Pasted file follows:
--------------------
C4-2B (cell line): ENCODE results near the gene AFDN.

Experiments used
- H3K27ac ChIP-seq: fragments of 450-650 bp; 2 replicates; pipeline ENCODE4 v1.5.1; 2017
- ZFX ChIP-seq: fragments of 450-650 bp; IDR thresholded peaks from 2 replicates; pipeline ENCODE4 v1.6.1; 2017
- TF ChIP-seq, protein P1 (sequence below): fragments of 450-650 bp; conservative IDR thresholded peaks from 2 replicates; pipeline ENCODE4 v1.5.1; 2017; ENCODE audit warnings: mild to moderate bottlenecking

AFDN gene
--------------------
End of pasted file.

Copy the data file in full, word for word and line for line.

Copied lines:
C4-2B (cell line): ENCODE results near the gene AFDN.

Experiments used
- H3K27ac ChIP-seq: fragments of 450-650 bp; 2 replicates; pipeline ENCODE4 v1.5.1; 2017
- ZFX ChIP-seq: fragments of 450-650 bp; IDR thresholded peaks from 2 replicates; pipeline ENCODE4 v1.6.1; 2017
- TF ChIP-seq, protein P1 (sequence below): fragments of 450-650 bp; conservative IDR thresholded peaks from 2 replicates; pipeline ENCODE4 v1.5.1; 2017; ENCODE audit warnings: mild to moderate bottlenecking

AFDN gene